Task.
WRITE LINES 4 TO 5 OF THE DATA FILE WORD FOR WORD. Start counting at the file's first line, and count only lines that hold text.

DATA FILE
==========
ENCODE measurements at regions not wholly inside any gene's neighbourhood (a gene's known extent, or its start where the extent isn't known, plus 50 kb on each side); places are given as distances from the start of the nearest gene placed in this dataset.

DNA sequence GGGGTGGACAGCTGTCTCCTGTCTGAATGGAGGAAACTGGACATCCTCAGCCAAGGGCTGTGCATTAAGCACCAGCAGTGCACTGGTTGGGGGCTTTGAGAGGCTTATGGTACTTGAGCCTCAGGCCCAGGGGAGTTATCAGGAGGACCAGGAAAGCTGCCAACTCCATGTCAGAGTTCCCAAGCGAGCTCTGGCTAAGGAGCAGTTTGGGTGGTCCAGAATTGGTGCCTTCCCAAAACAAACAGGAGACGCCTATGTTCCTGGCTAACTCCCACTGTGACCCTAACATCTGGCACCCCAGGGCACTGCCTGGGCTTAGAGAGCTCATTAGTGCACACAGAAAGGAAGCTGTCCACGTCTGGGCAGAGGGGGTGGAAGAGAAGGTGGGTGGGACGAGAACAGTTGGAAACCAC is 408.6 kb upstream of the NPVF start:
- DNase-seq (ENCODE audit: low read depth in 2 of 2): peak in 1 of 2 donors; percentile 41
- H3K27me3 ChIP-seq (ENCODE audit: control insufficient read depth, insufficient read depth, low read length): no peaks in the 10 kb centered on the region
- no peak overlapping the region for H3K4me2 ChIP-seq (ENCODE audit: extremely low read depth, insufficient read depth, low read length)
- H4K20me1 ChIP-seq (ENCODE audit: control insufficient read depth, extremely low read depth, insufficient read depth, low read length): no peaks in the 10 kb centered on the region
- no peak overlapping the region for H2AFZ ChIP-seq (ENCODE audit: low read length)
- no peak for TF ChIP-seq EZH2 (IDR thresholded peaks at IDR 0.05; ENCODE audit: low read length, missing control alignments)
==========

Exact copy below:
- H3K27me3 ChIP-seq (ENCODE audit: control insufficient read depth, insufficient read depth, low read length): no peaks in the 10 kb centered on the region
- no peak overlapping the region for H3K4me2 ChIP-seq (ENCODE audit: extremely low read depth, insufficient read depth, low read length)